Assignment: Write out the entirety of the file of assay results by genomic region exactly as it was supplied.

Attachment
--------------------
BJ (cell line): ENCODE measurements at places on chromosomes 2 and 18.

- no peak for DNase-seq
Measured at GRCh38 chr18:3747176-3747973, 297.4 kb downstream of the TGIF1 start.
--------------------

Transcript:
BJ (cell line): ENCODE measurements at places on chromosomes 2 and 18.

- no peak for DNase-seq
Measured at GRCh38 chr18:3747176-3747973, 297.4 kb downstream of the TGIF1 start.